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Without the ability to safely pause, adjust force levels, or even bail out, you are very quickly put into a high-stress, close range, kill-or-be-killed situation

Rushing In can be simply described as “outdriving our headlights.”

Our ability to process information, especially rapidly unfolding information under duress, is very limited.

When we are moving forward into an unknown area – exposed to new information before we perceive, analyze and orient to the information we already have – we create a log jam in our brain.

In a sense, we will disrupt our own OODA (Observe, Orient, Decide, Act) loop.

When we feel rushed, the additional pressure encourages us to make unfortunate decisions and to perform skills less accurately.

In a precision environment containing non-threats and innocents, and especially in a modern law enforcement role with a difficult sliding scale of potential force options, this can lead to catastrophe.

Stress affects our perceptions.

Numerous distortions can be experienced, including things such as auditory exclusion, perceptual narrowing, and even distortion in sense of time.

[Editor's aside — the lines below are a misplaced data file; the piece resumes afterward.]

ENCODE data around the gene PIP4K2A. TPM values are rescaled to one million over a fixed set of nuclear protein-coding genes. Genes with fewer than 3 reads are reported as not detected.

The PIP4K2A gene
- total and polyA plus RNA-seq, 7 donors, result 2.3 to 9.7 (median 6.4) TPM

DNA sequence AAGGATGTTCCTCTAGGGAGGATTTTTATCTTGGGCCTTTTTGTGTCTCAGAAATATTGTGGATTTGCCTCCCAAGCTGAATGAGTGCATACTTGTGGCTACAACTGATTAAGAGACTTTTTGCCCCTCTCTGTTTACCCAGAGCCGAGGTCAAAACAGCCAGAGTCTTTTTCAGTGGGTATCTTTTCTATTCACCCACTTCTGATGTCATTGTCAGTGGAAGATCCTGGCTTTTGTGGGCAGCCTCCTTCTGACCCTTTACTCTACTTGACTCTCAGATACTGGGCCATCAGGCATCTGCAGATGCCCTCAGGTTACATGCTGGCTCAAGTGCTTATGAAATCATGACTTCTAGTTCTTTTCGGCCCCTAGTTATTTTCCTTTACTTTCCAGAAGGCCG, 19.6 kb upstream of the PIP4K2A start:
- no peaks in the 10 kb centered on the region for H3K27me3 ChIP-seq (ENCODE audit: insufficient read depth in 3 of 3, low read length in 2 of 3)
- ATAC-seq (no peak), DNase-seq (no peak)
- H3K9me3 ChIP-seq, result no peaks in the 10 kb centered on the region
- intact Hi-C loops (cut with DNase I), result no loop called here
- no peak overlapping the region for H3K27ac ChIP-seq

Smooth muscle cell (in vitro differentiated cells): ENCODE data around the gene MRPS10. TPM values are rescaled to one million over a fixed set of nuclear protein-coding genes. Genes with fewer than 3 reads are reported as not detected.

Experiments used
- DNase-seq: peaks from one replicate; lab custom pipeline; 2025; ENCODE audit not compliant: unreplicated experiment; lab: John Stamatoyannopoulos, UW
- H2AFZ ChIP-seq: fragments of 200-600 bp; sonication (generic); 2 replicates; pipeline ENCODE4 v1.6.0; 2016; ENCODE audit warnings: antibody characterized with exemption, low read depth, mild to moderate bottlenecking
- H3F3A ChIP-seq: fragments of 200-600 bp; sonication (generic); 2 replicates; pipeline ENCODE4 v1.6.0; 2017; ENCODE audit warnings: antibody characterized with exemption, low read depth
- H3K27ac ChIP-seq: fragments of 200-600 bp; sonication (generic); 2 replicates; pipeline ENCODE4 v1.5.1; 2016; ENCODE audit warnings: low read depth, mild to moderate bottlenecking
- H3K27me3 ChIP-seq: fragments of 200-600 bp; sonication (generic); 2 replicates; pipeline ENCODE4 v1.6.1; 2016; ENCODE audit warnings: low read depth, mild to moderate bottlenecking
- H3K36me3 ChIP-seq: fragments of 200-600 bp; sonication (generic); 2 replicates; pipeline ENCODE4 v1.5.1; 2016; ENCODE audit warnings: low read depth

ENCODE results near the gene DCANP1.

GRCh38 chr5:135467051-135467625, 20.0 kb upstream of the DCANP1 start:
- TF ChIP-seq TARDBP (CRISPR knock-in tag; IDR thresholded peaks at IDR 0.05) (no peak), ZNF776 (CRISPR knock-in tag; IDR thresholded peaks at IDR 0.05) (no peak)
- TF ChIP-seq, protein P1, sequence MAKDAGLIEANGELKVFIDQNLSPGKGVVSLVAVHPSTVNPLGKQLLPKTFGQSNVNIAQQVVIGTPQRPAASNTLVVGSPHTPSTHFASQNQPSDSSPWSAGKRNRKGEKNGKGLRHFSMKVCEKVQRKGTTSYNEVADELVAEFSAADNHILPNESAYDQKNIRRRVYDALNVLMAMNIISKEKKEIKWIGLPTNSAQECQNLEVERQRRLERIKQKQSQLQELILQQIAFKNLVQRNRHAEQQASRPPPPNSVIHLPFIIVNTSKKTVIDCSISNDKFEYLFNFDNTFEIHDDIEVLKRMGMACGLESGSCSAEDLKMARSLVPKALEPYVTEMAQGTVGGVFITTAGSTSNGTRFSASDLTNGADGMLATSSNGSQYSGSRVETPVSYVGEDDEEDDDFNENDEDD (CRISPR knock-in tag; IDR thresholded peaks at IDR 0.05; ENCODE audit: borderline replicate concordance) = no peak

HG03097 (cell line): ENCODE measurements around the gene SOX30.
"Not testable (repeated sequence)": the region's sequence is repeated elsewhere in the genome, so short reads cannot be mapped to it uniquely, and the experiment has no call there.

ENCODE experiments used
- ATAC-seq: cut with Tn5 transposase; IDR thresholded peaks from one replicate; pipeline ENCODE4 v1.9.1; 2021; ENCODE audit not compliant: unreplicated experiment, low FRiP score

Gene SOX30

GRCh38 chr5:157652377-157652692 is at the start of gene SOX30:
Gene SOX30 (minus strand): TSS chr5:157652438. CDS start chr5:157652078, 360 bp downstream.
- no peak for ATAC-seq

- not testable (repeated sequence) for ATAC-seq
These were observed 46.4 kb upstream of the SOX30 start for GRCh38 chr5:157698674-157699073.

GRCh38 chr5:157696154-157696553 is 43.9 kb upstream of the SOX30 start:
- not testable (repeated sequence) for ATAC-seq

Coupled with reduced short-term or working memory – the number of things you can maintain orientation in your head at one time – the effect can be a tremendous detriment to overall success.

Not only does moving the feet faster than the eyes can see and the brain process creates more stress, it reduces your options.

In the past, this has been referred to as “split-second syndrome.”

As you push ever forward to the unknown or towards a threat, the time you have available to collect data and make a decision is reduced – and your response options are limited.

Without the ability to safely pause, adjust force levels, or even bail out, you are very quickly put into a high-stress, close range, kill-or-be-killed situation.

If you have the complete element of surprise or are facing low to no resistance, you may be able to control yourself and the situation enough to be successful.

As Wyatt Earp supposedly stated, you should “take your time in a hurry.”

In the tough situations, you should expect and should train for, rushing in can become deadly for an individual and a team.

Numerous high-profile incidents within the U.S. SWAT community involving multiple SWAT officers killed were mainly because of this error combined with a ready and highly-resistant opposing force.

The cure for this is, of course, to take your time.

When necessary, as Wyatt Earp supposedly stated, you should “take your time in a hurry.”